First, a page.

The Nominations Game

Ordinarily, a mere nom­i­na­tion causes no par­tic­u­lar prob­lems. Any uni­ver­si­ty pro­fes­sor, elect­ed member of par­lia­ment or former lau­re­ate can the­o­ret­i­cal­ly enter a nom­i­na­tion, so there is always a range between the dis­tin­guished and the dis­rep­utable. The com­mit­tee does not pub­lish the nom­i­na­tions they receive until fifty years later, mean­ing the debate sur­round­ing them is mostly just hot air. This year, how­ev­er, President Donald J. Trump has been very publicly nominated by a Norwegian MP, and obvi­ous­ly this cannot be tol­er­at­ed.

Notwithstanding that Adolf Hitler was nom­i­nat­ed in 1938 and Saddam Hussein was report­ed­ly nom­i­nat­ed more than once, appar­ent­ly Trump’s mere nom­i­na­tion has scan­dal­ized impor­tant mem­bers of the opin­ion-form­ing elite. So much so that The Atlantic mag­a­zine has called for an end to the prize alto­geth­er on the author­i­ty of one of their junior staff writ­ers, pre­sum­ably after a morn­ing spent skim read­ing this and that.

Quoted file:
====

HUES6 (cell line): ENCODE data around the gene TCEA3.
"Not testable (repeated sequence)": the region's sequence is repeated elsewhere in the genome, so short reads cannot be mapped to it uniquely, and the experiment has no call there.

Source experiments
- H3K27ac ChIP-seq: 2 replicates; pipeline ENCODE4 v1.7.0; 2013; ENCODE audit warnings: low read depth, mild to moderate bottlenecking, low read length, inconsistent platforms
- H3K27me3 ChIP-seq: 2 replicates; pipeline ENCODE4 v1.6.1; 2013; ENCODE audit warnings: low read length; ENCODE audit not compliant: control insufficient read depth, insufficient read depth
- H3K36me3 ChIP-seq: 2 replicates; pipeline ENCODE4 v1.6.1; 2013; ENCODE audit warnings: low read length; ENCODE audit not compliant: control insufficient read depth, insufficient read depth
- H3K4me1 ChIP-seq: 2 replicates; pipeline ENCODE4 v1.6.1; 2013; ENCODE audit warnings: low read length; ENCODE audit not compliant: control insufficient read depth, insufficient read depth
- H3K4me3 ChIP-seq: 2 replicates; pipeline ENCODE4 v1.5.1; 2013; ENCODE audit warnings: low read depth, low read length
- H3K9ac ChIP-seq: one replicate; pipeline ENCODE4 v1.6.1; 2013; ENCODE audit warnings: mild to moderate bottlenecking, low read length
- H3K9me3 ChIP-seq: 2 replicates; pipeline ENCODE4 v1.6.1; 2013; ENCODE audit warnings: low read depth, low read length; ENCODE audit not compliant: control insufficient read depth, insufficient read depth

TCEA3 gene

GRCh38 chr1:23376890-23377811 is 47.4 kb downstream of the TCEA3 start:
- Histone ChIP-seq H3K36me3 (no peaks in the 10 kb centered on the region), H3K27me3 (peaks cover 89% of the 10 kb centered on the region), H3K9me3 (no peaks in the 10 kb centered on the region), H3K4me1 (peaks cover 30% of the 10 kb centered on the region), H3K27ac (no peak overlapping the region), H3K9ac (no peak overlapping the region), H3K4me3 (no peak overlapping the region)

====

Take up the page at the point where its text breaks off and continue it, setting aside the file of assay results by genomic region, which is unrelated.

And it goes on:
Aside from the onanis­tic scorn, how­ev­er, the arti­cle makes a couple of impor­tant points. The con­cept of peace is com­pli­cat­ed and deeply con­test­ed, and nowhere is the argu­ment more focused than in the annual bun­fight over the Nobel Peace Prize. Indeed some recent awards have borne the clear stamp of “issue val­i­da­tion” in which the ques­tion resolved isn’t so much the great­est con­tri­bu­tion to peace in the last year, but the great­est aggre­ga­tion of per­son­al virtue in respect of the cause with which the lau­re­ate is asso­ci­at­ed. In 2018, for exam­ple, the award went to Denis Mukwege and Nadia Murad which high­light­ed the issue of sexual vio­lence against women in war. Both of the awardees, one of whom was her­self a victim of sexual vio­lence, were per­son­al­ly unim­peach­able, but they were also almost unknown.

The Problem of Peace